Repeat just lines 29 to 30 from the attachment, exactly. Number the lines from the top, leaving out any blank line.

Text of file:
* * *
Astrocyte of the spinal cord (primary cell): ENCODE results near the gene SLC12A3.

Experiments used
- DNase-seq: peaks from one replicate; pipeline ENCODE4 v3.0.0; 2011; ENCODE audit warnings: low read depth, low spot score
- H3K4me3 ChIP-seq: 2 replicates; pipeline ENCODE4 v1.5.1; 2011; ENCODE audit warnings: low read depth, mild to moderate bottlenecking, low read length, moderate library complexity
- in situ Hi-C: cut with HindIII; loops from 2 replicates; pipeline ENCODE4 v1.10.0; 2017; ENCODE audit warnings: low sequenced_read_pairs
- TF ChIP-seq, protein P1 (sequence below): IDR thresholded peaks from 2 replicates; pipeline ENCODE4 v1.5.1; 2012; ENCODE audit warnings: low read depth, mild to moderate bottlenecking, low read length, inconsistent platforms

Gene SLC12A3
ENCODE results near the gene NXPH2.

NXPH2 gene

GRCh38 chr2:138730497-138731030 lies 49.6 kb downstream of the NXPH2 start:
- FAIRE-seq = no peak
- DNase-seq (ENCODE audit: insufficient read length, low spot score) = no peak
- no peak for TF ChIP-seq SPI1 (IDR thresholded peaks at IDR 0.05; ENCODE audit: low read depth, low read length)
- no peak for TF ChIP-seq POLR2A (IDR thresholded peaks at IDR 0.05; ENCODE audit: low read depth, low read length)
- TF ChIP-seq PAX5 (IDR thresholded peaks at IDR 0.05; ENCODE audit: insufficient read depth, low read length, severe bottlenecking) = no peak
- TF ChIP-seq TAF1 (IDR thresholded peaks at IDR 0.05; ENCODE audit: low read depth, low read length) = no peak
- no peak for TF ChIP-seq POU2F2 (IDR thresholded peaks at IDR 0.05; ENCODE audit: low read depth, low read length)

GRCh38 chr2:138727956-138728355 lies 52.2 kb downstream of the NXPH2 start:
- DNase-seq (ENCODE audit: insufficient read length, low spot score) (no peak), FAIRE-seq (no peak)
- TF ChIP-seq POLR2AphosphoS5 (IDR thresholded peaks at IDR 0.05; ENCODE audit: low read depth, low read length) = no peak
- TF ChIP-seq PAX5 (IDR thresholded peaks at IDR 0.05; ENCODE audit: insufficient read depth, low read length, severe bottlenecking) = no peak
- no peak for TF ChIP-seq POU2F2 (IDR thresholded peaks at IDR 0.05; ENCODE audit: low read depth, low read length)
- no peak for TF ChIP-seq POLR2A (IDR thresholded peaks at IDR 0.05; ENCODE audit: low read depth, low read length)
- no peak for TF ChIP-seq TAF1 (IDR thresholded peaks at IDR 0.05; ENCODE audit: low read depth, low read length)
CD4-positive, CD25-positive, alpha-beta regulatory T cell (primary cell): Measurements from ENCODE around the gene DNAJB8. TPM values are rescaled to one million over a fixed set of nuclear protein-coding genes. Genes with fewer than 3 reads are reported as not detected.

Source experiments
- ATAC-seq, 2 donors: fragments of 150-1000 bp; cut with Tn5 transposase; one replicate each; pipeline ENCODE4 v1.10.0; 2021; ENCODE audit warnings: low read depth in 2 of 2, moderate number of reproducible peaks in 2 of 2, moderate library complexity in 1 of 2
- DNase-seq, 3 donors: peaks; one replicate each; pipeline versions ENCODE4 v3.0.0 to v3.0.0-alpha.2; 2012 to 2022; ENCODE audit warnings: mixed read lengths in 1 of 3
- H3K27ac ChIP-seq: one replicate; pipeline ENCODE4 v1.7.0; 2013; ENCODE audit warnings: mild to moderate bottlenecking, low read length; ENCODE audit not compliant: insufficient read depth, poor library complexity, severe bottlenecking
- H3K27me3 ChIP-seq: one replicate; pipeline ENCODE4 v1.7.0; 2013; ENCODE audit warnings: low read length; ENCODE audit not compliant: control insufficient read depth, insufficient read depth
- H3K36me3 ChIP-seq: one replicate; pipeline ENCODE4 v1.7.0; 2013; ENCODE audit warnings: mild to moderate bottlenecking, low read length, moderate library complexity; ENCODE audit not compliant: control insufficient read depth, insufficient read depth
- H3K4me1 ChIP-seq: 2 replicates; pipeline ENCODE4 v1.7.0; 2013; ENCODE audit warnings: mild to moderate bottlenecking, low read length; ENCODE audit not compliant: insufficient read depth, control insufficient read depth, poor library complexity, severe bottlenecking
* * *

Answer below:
- H3K27ac ChIP-seq: one replicate; pipeline ENCODE4 v1.7.0; 2013; ENCODE audit warnings: mild to moderate bottlenecking, low read length; ENCODE audit not compliant: insufficient read depth, poor library complexity, severe bottlenecking
- H3K27me3 ChIP-seq: one replicate; pipeline ENCODE4 v1.7.0; 2013; ENCODE audit warnings: low read length; ENCODE audit not compliant: control insufficient read depth, insufficient read depth